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Stand up for journalism

Across Europe journalists are on the march in defence of their jobs and their profession, to campaign against job losses across the industry and the “dumbing down” of the media.

In France, six journalists’ unions buried their differences in an historic show of unity when they launched a joint national campaign for independent journalism on October 4th.

In Britain, thousands of journalists have chosen the annual “bonfire night” celebration on November 5th to launch their own fireworks campaign against job losses across the industry and the „dumbing down” of the media.

On the same day in Germany, France, Italy and every other European country, thousands of journalists, reporters, editors and media staff in television, radio and the printed press will be demonstrating with protests of their own. They will petition political leaders and raise the alarm over the future of journalism, highlighting the years of neglect which have seen public confidence in traditional media reach a new low.

“This is a crisis for jobs, for quality media and for democracy,” says Arne König, the President of the European Federation of Journalists, which is co-ordinating the actions. Journalists are protesting over dramatic changes in the industry which have led to a dramatic fall in newspaper sales and shrinking audiences for prime time television news.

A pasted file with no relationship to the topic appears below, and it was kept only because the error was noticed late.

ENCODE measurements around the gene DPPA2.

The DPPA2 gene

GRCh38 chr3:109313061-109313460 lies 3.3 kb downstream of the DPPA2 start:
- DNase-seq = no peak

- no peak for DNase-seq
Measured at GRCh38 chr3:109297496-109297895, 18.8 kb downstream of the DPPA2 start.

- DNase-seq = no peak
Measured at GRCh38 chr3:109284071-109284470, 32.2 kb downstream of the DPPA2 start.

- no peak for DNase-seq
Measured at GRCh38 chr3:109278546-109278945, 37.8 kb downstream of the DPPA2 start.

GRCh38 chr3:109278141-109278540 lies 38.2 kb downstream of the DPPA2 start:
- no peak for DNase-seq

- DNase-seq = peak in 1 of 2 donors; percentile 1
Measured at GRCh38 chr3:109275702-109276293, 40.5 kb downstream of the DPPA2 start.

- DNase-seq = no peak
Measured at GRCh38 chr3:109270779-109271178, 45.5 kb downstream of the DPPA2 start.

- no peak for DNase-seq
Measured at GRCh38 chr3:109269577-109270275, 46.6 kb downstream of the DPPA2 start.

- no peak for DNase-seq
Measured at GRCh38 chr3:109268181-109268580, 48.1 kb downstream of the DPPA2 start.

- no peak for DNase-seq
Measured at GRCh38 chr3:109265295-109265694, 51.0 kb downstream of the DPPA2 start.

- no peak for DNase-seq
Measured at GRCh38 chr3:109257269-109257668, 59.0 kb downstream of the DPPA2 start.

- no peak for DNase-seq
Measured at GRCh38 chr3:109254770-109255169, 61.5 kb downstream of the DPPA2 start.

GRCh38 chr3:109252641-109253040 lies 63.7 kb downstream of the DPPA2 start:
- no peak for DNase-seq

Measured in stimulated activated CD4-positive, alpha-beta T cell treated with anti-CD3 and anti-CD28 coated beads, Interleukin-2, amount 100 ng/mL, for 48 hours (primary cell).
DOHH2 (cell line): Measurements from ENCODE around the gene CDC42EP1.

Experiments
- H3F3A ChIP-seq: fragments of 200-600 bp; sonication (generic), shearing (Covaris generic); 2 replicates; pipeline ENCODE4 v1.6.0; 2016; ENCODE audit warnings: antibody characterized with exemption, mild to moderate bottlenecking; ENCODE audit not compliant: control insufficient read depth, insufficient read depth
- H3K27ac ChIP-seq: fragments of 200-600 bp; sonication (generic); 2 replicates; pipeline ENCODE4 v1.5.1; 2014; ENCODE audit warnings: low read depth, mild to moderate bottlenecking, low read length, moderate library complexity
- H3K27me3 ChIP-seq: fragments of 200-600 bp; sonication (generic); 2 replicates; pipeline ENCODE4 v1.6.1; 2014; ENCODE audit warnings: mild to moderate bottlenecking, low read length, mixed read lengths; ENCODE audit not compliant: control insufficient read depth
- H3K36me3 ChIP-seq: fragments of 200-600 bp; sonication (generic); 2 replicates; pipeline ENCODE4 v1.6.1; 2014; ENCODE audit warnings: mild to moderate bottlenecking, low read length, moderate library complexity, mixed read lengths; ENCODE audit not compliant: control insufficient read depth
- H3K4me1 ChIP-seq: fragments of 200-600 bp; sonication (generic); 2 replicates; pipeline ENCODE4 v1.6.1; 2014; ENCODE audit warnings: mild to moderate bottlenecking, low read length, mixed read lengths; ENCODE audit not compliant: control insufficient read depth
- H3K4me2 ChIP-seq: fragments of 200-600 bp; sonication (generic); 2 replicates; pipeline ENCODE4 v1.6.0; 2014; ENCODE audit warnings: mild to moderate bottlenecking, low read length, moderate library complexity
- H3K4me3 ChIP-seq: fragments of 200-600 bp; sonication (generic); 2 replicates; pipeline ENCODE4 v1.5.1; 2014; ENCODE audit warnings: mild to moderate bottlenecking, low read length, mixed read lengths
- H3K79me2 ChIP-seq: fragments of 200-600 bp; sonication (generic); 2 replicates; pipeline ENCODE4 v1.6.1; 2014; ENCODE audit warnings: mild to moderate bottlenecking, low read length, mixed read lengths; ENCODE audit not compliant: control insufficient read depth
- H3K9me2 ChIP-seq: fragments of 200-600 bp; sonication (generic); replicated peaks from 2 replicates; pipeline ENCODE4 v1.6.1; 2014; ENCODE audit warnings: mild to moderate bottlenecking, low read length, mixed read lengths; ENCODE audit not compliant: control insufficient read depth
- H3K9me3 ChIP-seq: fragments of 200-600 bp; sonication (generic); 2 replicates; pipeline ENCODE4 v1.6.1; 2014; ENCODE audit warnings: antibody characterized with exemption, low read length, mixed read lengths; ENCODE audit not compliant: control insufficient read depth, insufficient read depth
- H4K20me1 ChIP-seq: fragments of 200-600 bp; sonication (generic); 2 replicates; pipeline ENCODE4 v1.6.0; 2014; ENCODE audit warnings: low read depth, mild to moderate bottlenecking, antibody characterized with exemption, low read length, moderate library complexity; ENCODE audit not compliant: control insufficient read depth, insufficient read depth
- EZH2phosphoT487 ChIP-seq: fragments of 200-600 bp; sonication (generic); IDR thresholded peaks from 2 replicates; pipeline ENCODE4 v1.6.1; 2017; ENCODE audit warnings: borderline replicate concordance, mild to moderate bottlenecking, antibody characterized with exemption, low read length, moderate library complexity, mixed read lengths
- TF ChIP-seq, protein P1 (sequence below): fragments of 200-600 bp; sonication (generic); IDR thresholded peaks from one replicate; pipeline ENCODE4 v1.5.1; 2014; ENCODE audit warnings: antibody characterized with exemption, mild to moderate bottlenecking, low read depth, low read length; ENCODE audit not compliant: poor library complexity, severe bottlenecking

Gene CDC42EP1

In the face of technological convergence and the changing habits of consumers, who are increasingly using mobile phones and computers to access information through the Internet, traditional media have cut back spending on editorial work and slashed the number of full-time jobs in journalism. In every EU country, the number of freelance and part-time workers in journalism has grown significantly as jobs have been cut and spending reduced on training and investigative reporting.

“The slash and burn tactics of employers threaten quality and standards and are making work in journalism more precarious than ever,” said Arne König. “Journalists and their unions have had enough and are determined to put quality work and decent journalism back on the media agenda.” Journalists are calling for new coalitions between media staff and civil organizations to challenge the collapse of confidence within the industry.

“This is not about special pleading for an elite group,” said König. “Quality journalism is a key factor in maintaining media pluralism and press freedom. Without it democracy itself is threatened.” One of the many protest actions on November 5th will be a “pause for press freedom”. In hundreds of newsrooms across Europe reporters and editors will stop work for five minutes from 12 noon in a co-ordinated expression of concern about the crisis in modern media. (